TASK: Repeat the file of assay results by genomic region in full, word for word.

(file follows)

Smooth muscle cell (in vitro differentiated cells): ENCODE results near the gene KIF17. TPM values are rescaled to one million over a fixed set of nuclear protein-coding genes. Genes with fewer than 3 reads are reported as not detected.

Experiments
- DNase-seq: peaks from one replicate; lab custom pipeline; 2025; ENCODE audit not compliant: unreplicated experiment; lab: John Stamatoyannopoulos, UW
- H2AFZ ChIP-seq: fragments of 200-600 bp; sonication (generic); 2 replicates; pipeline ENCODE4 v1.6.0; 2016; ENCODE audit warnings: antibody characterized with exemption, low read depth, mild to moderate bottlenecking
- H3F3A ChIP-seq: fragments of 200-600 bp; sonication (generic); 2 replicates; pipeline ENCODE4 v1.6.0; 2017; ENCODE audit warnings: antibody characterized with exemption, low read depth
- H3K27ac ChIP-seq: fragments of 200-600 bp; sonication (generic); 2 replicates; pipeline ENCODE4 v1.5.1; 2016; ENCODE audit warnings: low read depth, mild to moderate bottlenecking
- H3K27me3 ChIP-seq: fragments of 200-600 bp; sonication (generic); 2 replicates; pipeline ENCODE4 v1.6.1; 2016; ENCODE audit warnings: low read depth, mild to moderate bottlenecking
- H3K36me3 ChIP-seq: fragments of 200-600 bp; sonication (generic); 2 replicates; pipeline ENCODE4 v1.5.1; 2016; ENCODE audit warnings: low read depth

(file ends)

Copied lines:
Smooth muscle cell (in vitro differentiated cells): ENCODE results near the gene KIF17. TPM values are rescaled to one million over a fixed set of nuclear protein-coding genes. Genes with fewer than 3 reads are reported as not detected.

Experiments
- DNase-seq: peaks from one replicate; lab custom pipeline; 2025; ENCODE audit not compliant: unreplicated experiment; lab: John Stamatoyannopoulos, UW
- H2AFZ ChIP-seq: fragments of 200-600 bp; sonication (generic); 2 replicates; pipeline ENCODE4 v1.6.0; 2016; ENCODE audit warnings: antibody characterized with exemption, low read depth, mild to moderate bottlenecking
- H3F3A ChIP-seq: fragments of 200-600 bp; sonication (generic); 2 replicates; pipeline ENCODE4 v1.6.0; 2017; ENCODE audit warnings: antibody characterized with exemption, low read depth
- H3K27ac ChIP-seq: fragments of 200-600 bp; sonication (generic); 2 replicates; pipeline ENCODE4 v1.5.1; 2016; ENCODE audit warnings: low read depth, mild to moderate bottlenecking
- H3K27me3 ChIP-seq: fragments of 200-600 bp; sonication (generic); 2 replicates; pipeline ENCODE4 v1.6.1; 2016; ENCODE audit warnings: low read depth, mild to moderate bottlenecking
- H3K36me3 ChIP-seq: fragments of 200-600 bp; sonication (generic); 2 replicates; pipeline ENCODE4 v1.5.1; 2016; ENCODE audit warnings: low read depth